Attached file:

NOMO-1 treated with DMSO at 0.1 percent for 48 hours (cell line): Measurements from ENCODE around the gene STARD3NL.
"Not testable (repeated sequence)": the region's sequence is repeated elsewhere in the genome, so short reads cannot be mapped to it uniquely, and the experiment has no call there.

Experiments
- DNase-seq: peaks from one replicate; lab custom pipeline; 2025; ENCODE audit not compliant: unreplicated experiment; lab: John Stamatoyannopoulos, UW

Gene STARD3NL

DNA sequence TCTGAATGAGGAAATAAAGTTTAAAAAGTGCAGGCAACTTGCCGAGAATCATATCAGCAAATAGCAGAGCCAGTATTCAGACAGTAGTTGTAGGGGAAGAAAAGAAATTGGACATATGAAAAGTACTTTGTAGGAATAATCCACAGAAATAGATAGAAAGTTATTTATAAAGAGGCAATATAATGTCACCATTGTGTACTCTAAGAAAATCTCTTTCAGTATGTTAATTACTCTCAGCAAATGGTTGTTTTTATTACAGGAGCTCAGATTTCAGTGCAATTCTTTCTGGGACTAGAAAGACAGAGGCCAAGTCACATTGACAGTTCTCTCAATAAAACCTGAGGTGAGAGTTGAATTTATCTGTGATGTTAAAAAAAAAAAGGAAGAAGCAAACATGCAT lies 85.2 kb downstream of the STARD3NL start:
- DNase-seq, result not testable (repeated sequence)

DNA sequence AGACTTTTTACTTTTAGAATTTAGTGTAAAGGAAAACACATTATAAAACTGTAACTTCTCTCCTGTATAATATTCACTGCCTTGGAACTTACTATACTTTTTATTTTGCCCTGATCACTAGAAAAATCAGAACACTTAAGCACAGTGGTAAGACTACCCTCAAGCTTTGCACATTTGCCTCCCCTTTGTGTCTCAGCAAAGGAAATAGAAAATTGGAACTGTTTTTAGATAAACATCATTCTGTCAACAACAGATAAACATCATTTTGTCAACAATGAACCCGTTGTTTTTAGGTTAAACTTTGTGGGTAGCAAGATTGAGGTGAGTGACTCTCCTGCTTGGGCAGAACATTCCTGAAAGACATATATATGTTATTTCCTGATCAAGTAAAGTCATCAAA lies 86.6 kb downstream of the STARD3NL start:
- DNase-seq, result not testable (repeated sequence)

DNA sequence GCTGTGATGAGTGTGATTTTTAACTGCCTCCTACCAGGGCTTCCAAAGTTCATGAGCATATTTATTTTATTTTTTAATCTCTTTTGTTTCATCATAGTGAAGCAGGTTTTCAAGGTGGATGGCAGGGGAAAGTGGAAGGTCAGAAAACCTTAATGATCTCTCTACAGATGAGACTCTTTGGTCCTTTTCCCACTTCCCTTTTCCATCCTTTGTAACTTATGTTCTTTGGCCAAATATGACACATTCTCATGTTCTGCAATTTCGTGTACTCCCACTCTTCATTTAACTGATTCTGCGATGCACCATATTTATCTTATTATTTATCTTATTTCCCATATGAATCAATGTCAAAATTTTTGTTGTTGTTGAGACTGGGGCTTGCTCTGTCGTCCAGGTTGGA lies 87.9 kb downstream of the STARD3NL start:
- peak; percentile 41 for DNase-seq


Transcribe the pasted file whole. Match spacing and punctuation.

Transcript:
NOMO-1 treated with DMSO at 0.1 percent for 48 hours (cell line): Measurements from ENCODE around the gene STARD3NL.
"Not testable (repeated sequence)": the region's sequence is repeated elsewhere in the genome, so short reads cannot be mapped to it uniquely, and the experiment has no call there.

Experiments
- DNase-seq: peaks from one replicate; lab custom pipeline; 2025; ENCODE audit not compliant: unreplicated experiment; lab: John Stamatoyannopoulos, UW

Gene STARD3NL

DNA sequence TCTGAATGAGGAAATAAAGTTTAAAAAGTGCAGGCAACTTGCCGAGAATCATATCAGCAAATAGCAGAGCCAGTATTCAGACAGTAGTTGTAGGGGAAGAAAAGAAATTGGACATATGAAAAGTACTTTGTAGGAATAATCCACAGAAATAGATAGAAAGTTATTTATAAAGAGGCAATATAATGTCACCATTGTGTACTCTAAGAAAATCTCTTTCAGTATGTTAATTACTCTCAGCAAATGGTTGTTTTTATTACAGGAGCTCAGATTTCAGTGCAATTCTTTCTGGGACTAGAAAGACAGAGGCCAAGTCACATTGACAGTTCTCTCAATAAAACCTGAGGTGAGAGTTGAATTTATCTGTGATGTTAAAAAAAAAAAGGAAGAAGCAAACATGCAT lies 85.2 kb downstream of the STARD3NL start:
- DNase-seq, result not testable (repeated sequence)

DNA sequence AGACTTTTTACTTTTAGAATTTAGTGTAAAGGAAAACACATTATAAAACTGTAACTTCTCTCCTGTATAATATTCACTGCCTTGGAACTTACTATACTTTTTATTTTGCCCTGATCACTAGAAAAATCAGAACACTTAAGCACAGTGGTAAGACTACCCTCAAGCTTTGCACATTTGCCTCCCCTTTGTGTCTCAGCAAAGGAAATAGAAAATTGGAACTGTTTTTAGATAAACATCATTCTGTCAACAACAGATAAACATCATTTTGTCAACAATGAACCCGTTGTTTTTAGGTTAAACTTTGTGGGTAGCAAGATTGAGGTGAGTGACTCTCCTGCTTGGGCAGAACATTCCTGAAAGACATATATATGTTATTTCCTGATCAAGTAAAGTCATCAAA lies 86.6 kb downstream of the STARD3NL start:
- DNase-seq, result not testable (repeated sequence)

DNA sequence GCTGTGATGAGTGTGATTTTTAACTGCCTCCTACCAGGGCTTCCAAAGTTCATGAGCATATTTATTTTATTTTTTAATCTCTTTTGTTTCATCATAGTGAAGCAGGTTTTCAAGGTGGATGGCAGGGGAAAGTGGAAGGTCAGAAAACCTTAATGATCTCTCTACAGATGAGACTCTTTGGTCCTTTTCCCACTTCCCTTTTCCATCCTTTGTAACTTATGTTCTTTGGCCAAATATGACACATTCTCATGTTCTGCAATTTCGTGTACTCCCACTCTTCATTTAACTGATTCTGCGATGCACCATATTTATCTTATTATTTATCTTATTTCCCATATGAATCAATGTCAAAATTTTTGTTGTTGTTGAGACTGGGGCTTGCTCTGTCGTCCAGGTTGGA lies 87.9 kb downstream of the STARD3NL start:
- peak; percentile 41 for DNase-seq